Millennium Post

Who is to blame?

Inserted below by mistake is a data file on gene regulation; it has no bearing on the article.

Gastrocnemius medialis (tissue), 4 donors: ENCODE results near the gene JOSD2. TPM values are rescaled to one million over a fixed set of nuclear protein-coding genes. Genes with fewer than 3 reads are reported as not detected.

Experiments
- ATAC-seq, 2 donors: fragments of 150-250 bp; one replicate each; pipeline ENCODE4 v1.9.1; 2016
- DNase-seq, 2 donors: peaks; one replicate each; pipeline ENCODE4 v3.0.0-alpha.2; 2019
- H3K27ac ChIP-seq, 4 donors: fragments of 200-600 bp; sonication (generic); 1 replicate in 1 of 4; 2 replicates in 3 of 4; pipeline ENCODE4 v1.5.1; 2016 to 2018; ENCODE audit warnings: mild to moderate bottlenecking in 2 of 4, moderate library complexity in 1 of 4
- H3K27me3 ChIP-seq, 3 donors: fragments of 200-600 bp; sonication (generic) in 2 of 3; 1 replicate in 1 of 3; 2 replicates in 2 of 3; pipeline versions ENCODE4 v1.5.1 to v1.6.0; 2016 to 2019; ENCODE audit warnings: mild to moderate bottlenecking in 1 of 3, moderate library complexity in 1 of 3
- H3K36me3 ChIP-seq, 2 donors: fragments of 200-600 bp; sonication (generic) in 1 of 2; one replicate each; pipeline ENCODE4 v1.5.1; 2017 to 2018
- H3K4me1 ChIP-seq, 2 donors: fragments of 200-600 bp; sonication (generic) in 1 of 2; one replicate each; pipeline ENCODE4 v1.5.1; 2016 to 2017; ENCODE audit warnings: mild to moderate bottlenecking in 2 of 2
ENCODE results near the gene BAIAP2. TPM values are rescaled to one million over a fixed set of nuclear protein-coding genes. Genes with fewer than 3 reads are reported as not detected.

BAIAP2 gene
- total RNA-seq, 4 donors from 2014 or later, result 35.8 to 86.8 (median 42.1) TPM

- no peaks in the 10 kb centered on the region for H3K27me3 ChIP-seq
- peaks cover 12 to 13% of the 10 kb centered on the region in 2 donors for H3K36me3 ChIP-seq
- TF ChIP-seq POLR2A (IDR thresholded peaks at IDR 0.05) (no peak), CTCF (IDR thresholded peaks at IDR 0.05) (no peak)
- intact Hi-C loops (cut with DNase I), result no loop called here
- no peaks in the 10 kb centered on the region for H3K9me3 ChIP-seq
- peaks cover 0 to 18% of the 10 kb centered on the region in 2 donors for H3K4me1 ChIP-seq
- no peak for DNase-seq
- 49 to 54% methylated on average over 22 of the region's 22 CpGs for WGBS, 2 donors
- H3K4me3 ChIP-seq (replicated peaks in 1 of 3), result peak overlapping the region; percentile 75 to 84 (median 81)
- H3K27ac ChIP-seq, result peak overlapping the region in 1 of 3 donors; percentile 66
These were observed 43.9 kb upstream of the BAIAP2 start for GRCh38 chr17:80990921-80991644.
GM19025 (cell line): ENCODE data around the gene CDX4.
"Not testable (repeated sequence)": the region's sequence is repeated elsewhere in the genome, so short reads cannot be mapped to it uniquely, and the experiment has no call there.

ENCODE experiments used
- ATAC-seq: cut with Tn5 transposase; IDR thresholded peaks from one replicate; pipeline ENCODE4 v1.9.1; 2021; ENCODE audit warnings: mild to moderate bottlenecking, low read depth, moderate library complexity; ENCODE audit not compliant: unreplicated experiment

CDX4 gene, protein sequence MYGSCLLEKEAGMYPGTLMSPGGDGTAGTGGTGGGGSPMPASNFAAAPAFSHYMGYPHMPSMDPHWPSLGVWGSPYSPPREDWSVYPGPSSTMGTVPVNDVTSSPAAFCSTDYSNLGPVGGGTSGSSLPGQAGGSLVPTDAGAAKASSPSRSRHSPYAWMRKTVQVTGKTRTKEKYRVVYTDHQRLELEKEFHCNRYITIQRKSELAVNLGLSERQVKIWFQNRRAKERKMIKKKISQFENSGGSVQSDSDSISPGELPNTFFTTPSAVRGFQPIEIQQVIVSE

Terror has been a global concern in the past few years and numerous summits and discussions have taken place in order to address this menace that has been assuming greater proportions in recent times. The National Security Advisor, Ajit Doval has a perspective and expressed that "Perception management is an important part in the fight against terror", highlight how media has a role to play the fight against terrorism, suggesting that security and intelligence agencies take the media into confidence when it comes to terror investigation and warnings since the media is a "very important organ to fight terrorism". In a clarification he made in a room full of senior police officers who are directly and indirectly dealing with anti-terror operations on a daily basis, he stated that "It is all about perception. Since most of us do not tell them [the media] anything, they speculate and carry news. That news, in turn, terrorises society rather than prepare society to fight terror." Also suggesting a change in media policy, Doval quoted Margaret Thatcher, the former Prime Minister of Britain, that, "Terrorism will end if the media is quiet". There is certainly much to be said from the other side on this account. Free press is the fourth pillar of a reasonably functioning democracy. But, in the present times when democratic values are blatantly compromised, making suggestions to the effect of manipulating press in the favour of something that only emphasises the extent of control that is wished to be exercised over the mainstream media. It is true that after the Balakot airstrike in retaliation to Pulwama devastation in February this year, the popular media on both sides of the border engaged in relentless war-mongering—the media stand blamed for blowing matters out of proportions and indulging in bombastic discussions with deplorable insensitivity to grave matters like war for a hyped and thus belittled notion such as nationalism—but, a more fundamental question remains glaring: that matters of national security are highly confidential, why should media be allowed to bring up these issues to any extent? The answer to this is a difficult truth. If the media is roped in to promote something for eventual gain, it is already reduced to the status of a puppet. Then proposing possible solutions to prevent media from being a hindrance only reeks of a cheating mindset whereby media is to be used and discarded. If press is free to endorse, promote, and advertise any pro-stance, it must also be free to bring up difficult and uncomfortable facts.

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